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T1 - Polyunsaturated fatty acid intake and risk of cardiovascular mortality in a low fish-consuming population

T2 - A prospective cohort analysis

AU - Owen, Alice J.

AU - Magliano, Dianna J.

AU - O’Dea, Kerin

AU - Barr, Elizabeth L. M.

AU - Shaw, Jonathan E.

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Y1 - 2016/6/1

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AB - Purpose: The aim of this study was to examine the relationship between polyunsaturated fatty acids (PUFA) intake (n-6 and n-3) and mortality in a population-based sample with a low fish intake. Methods: Cox regression was used to examine the relationships between dietary PUFA intake and all-cause or CVD mortality in the Australian Diabetes, Obesity and Lifestyle Study (AusDiab) cohort, a population of 11,247 Australians aged ≥25 years recruited in 1999/2000 and followed until 2012. Demographic, lifestyle and behavioural information were collected by questionnaire and fasting blood tests undertaken. Dietary intake was collected by a 121-item food frequency questionnaire. Vital status and causes of death were collected by death registry linkage. Results: Those in the highest quintile of n-6 PUFA intake had lower risk of CVD mortality (HR 0.57, 95 % CI 0.38–0.86) after age and sex adjustment, but this failed to retain significance after further risk factor adjustment. Consumption of ≥1 serves/week of non-fried fish was associated with reduced risk of CVD mortality (HR 0.64, 95 % CI 0.45–0.91, p = 0.013) compared to those eating less than 1 serve/month, after sex and age adjustment, but did not retain significance after further adjustment. However, long-chain n-3 intake was not associated with CVD mortality, and those in the highest quintile of n-3 intake had a higher risk of all-cause mortality. Conclusions: These findings do not support previous suggestions that n-6 PUFA have adverse effects on CVD risk. Greater intake of non-fried fish was associated with lower risk of CVD mortality, but those with the highest total n-3 intake were at slightly increased risk of all-cause mortality.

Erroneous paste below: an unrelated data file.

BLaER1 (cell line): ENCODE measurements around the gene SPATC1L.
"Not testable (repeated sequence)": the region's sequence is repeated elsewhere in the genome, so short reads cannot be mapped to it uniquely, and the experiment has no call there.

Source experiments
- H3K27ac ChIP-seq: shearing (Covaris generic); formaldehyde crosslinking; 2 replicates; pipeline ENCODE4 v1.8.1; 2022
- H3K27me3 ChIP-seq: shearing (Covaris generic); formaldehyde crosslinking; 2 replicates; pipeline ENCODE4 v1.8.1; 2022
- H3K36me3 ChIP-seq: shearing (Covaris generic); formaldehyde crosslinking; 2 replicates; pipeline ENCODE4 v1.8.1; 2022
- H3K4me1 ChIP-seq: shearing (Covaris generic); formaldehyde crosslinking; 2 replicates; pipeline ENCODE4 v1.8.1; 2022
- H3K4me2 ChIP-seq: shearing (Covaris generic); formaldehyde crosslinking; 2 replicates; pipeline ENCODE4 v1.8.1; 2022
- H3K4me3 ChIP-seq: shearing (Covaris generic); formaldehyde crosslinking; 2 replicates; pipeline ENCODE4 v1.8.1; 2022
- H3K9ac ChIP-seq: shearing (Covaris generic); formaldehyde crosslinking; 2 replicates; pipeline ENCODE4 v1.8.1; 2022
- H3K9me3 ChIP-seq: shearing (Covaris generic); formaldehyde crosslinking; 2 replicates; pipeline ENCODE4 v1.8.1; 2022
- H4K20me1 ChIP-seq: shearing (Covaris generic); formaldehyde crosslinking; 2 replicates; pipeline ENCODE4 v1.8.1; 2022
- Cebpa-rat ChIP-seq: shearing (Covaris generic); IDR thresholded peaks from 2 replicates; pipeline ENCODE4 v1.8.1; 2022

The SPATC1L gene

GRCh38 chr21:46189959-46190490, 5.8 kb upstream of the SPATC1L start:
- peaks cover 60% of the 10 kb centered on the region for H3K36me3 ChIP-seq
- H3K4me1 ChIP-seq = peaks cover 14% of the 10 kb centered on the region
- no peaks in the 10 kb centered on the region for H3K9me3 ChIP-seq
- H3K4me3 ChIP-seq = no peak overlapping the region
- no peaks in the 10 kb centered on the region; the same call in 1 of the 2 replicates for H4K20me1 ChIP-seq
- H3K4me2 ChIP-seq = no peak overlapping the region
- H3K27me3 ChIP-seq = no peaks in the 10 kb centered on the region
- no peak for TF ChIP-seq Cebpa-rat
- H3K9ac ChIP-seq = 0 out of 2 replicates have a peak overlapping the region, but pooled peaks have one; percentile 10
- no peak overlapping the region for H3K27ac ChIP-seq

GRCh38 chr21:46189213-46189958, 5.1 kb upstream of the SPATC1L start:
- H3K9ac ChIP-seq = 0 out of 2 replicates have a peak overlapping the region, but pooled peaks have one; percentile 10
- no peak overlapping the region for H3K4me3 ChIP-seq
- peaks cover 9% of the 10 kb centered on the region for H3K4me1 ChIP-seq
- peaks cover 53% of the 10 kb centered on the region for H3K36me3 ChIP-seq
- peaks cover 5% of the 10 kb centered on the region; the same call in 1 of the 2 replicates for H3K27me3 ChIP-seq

KW - Cardiovascular disease

KW - Diet

KW - Fatty acids

KW - Mortality

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JO - European Journal of Nutrition